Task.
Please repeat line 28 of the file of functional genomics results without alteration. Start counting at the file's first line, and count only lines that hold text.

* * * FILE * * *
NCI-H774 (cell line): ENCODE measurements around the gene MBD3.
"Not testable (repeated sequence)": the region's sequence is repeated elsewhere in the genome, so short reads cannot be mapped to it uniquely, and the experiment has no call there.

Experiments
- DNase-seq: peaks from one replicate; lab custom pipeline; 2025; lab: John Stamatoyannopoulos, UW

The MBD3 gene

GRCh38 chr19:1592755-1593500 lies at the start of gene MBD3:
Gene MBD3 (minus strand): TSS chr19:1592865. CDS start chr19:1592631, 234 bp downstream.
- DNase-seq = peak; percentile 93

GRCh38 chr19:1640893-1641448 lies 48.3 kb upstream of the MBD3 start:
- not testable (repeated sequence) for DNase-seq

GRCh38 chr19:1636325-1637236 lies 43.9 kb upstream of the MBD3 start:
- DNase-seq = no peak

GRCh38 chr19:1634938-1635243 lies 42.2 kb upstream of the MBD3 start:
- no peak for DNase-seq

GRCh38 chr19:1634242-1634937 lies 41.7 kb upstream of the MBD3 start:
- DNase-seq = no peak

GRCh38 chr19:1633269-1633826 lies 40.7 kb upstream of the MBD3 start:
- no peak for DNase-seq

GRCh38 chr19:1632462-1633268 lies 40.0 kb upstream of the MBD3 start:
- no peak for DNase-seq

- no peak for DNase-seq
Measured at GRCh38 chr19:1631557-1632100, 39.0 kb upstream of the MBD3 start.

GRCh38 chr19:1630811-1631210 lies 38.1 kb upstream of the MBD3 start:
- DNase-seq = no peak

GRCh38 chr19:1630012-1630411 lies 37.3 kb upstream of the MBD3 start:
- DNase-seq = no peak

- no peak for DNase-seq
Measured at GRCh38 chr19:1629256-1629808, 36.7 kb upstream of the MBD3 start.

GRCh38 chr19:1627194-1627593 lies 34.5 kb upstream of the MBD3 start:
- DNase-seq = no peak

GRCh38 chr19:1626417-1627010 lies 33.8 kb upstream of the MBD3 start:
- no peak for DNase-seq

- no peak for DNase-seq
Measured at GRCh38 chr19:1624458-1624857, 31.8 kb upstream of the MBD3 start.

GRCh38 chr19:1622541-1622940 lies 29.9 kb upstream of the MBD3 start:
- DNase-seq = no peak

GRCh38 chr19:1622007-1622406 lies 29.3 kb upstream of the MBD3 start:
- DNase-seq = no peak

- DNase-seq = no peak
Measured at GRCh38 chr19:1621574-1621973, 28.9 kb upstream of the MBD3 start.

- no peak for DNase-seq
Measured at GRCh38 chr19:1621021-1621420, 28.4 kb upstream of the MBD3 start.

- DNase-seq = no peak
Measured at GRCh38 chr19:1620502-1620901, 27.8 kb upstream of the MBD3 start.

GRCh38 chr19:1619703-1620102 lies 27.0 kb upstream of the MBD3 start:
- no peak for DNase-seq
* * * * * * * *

Measured at GRCh38 chr19:1629256-1629808, 36.7 kb upstream of the MBD3 start.